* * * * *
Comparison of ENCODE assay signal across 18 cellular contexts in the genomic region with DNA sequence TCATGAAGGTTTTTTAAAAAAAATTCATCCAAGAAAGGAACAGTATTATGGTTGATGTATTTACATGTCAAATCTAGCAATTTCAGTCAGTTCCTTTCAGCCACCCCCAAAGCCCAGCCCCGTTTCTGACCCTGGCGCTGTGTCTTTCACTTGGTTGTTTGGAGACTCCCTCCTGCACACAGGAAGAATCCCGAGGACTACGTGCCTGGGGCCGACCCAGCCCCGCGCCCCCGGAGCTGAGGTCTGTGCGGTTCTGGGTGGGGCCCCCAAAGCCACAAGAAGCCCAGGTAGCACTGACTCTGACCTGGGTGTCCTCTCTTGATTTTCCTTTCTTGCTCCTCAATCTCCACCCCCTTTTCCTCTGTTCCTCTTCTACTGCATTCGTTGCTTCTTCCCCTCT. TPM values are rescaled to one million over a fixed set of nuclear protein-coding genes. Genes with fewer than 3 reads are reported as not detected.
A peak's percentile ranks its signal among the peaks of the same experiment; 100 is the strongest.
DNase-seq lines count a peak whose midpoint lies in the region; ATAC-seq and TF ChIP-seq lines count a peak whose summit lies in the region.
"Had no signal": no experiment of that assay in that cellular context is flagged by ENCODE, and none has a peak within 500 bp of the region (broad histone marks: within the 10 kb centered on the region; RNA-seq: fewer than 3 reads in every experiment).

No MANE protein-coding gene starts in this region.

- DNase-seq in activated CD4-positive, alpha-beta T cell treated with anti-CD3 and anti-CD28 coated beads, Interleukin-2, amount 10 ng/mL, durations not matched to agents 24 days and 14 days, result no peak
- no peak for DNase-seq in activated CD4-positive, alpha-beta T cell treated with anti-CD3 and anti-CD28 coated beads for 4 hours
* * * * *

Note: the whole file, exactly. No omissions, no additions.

Comparison of ENCODE assay signal across 18 cellular contexts in the genomic region with DNA sequence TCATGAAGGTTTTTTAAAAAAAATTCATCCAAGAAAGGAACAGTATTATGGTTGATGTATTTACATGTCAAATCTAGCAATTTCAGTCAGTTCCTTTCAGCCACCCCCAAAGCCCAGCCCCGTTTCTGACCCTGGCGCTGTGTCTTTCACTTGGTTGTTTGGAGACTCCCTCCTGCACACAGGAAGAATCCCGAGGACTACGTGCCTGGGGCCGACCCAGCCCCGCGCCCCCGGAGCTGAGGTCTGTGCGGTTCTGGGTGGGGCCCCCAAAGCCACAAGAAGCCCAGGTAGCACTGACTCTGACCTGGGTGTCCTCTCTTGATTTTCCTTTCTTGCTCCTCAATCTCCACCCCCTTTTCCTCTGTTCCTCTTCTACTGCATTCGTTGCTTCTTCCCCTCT. TPM values are rescaled to one million over a fixed set of nuclear protein-coding genes. Genes with fewer than 3 reads are reported as not detected.
A peak's percentile ranks its signal among the peaks of the same experiment; 100 is the strongest.
DNase-seq lines count a peak whose midpoint lies in the region; ATAC-seq and TF ChIP-seq lines count a peak whose summit lies in the region.
"Had no signal": no experiment of that assay in that cellular context is flagged by ENCODE, and none has a peak within 500 bp of the region (broad histone marks: within the 10 kb centered on the region; RNA-seq: fewer than 3 reads in every experiment).

No MANE protein-coding gene starts in this region.

- DNase-seq in activated CD4-positive, alpha-beta T cell treated with anti-CD3 and anti-CD28 coated beads, Interleukin-2, amount 10 ng/mL, durations not matched to agents 24 days and 14 days, result no peak
- no peak for DNase-seq in activated CD4-positive, alpha-beta T cell treated with anti-CD3 and anti-CD28 coated beads for 4 hours